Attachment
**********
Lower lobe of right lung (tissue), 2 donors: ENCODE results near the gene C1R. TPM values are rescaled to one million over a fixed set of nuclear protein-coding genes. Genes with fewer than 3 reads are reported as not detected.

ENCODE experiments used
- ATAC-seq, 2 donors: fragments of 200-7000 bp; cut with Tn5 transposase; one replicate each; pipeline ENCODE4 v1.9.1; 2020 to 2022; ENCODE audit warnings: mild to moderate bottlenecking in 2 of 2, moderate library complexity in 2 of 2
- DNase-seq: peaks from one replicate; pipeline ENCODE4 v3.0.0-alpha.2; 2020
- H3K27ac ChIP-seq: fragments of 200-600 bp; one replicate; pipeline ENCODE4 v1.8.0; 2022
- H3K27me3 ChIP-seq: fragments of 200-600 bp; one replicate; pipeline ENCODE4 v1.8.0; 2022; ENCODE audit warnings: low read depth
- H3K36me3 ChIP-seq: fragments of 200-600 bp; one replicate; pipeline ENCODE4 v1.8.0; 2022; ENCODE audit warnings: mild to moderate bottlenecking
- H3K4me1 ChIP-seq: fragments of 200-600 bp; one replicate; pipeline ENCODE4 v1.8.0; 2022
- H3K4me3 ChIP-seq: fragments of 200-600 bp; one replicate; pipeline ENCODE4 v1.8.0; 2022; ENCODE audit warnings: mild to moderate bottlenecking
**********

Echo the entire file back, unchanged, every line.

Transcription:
Lower lobe of right lung (tissue), 2 donors: ENCODE results near the gene C1R. TPM values are rescaled to one million over a fixed set of nuclear protein-coding genes. Genes with fewer than 3 reads are reported as not detected.

ENCODE experiments used
- ATAC-seq, 2 donors: fragments of 200-7000 bp; cut with Tn5 transposase; one replicate each; pipeline ENCODE4 v1.9.1; 2020 to 2022; ENCODE audit warnings: mild to moderate bottlenecking in 2 of 2, moderate library complexity in 2 of 2
- DNase-seq: peaks from one replicate; pipeline ENCODE4 v3.0.0-alpha.2; 2020
- H3K27ac ChIP-seq: fragments of 200-600 bp; one replicate; pipeline ENCODE4 v1.8.0; 2022
- H3K27me3 ChIP-seq: fragments of 200-600 bp; one replicate; pipeline ENCODE4 v1.8.0; 2022; ENCODE audit warnings: low read depth
- H3K36me3 ChIP-seq: fragments of 200-600 bp; one replicate; pipeline ENCODE4 v1.8.0; 2022; ENCODE audit warnings: mild to moderate bottlenecking
- H3K4me1 ChIP-seq: fragments of 200-600 bp; one replicate; pipeline ENCODE4 v1.8.0; 2022
- H3K4me3 ChIP-seq: fragments of 200-600 bp; one replicate; pipeline ENCODE4 v1.8.0; 2022; ENCODE audit warnings: mild to moderate bottlenecking